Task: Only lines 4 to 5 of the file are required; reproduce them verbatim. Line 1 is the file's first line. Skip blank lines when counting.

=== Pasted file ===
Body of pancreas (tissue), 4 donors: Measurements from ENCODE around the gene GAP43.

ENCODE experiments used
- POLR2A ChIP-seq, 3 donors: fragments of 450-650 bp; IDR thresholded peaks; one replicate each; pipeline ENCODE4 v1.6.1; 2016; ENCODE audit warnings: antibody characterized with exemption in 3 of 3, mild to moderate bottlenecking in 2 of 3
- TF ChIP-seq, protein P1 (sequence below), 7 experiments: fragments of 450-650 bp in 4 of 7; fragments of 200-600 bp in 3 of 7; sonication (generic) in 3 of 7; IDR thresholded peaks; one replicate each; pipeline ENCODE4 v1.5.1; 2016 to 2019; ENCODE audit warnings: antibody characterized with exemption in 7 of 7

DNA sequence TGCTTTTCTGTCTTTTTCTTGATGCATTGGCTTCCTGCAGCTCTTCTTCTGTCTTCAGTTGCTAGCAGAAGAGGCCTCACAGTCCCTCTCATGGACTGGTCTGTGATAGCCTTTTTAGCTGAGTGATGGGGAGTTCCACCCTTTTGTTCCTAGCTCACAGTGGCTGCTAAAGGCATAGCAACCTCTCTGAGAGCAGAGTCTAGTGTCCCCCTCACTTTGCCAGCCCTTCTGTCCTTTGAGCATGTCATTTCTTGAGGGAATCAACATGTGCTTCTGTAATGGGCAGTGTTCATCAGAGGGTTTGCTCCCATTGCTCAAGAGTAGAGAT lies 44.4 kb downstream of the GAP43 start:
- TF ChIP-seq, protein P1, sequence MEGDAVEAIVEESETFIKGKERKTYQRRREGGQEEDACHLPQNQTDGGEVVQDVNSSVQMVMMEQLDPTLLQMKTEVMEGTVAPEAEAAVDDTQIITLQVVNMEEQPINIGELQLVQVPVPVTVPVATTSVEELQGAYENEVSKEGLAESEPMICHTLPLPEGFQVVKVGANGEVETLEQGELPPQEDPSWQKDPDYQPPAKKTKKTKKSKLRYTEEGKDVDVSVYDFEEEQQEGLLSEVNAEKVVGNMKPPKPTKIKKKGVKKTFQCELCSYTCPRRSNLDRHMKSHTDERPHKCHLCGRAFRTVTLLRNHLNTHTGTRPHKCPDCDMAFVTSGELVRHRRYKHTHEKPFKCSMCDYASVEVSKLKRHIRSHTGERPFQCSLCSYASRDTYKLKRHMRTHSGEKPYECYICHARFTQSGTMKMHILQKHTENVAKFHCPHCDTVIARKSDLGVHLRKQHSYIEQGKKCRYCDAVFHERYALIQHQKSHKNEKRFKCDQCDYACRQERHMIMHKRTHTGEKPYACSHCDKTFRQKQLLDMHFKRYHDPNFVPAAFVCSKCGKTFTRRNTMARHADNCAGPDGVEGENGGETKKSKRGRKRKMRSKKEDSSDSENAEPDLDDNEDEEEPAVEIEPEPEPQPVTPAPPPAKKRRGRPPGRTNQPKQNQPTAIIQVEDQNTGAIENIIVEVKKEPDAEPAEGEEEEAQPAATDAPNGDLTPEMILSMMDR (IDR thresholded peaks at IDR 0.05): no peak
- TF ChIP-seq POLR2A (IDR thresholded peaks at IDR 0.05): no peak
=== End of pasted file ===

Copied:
- TF ChIP-seq, protein P1 (sequence below), 7 experiments: fragments of 450-650 bp in 4 of 7; fragments of 200-600 bp in 3 of 7; sonication (generic) in 3 of 7; IDR thresholded peaks; one replicate each; pipeline ENCODE4 v1.5.1; 2016 to 2019; ENCODE audit warnings: antibody characterized with exemption in 7 of 7

DNA sequence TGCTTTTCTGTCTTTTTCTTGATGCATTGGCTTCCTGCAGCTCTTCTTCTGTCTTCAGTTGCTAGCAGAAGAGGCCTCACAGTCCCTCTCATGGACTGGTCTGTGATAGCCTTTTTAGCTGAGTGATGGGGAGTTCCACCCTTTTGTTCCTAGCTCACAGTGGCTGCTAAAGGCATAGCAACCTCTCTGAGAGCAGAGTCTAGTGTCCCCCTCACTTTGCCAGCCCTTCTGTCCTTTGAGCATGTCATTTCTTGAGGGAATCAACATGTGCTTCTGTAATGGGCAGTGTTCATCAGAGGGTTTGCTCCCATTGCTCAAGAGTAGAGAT lies 44.4 kb downstream of the GAP43 start: